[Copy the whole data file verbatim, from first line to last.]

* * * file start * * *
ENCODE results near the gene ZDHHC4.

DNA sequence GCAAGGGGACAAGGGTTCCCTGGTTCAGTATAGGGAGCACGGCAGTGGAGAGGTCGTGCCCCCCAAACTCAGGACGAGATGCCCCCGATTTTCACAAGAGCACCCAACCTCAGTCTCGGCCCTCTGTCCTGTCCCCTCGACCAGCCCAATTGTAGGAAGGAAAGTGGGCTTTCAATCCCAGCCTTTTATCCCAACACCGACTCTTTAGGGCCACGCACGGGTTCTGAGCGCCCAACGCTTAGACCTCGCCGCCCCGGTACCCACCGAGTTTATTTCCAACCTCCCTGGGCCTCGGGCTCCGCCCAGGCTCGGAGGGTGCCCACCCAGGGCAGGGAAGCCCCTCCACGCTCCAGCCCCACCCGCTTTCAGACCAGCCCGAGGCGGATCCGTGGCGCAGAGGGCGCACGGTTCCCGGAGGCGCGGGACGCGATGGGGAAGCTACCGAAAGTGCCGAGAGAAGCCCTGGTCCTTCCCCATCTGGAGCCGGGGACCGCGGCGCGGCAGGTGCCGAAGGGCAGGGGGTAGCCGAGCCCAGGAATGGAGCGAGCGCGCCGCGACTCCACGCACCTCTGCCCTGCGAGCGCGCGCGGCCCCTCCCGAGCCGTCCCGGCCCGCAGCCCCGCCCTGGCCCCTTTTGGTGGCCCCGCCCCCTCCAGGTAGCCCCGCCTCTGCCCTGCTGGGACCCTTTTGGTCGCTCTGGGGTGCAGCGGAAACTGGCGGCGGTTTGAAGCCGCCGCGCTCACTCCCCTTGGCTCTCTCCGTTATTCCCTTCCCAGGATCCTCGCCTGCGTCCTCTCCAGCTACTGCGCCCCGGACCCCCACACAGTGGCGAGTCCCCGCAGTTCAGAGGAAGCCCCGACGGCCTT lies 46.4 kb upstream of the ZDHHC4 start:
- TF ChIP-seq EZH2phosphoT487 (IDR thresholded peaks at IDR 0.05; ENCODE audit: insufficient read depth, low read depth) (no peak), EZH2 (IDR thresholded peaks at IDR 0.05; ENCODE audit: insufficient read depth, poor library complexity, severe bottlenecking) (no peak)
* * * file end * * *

ENCODE results near the gene ZDHHC4.

DNA sequence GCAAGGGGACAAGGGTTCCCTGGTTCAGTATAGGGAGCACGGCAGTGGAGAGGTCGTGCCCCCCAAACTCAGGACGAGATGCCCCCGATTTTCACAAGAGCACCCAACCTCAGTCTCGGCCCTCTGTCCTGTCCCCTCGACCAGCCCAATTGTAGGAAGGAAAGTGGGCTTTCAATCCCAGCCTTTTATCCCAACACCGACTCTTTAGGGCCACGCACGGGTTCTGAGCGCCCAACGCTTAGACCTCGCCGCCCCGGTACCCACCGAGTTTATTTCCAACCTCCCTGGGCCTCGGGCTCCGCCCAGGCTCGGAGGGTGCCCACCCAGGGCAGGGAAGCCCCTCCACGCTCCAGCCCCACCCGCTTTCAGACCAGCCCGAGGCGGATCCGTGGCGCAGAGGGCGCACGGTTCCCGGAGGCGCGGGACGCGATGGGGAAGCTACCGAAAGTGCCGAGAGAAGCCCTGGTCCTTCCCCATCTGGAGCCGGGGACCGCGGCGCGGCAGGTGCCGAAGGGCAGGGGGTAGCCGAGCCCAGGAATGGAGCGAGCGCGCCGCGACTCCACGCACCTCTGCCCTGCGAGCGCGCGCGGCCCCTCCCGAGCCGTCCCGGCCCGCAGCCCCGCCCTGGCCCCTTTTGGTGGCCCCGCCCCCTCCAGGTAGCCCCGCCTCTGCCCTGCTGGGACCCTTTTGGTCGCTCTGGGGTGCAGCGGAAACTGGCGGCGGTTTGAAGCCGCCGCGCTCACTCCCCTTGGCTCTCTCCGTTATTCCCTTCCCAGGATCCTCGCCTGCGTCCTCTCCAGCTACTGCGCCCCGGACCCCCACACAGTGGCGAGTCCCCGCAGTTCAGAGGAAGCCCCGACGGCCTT lies 46.4 kb upstream of the ZDHHC4 start:
- TF ChIP-seq EZH2phosphoT487 (IDR thresholded peaks at IDR 0.05; ENCODE audit: insufficient read depth, low read depth) (no peak), EZH2 (IDR thresholded peaks at IDR 0.05; ENCODE audit: insufficient read depth, poor library complexity, severe bottlenecking) (no peak)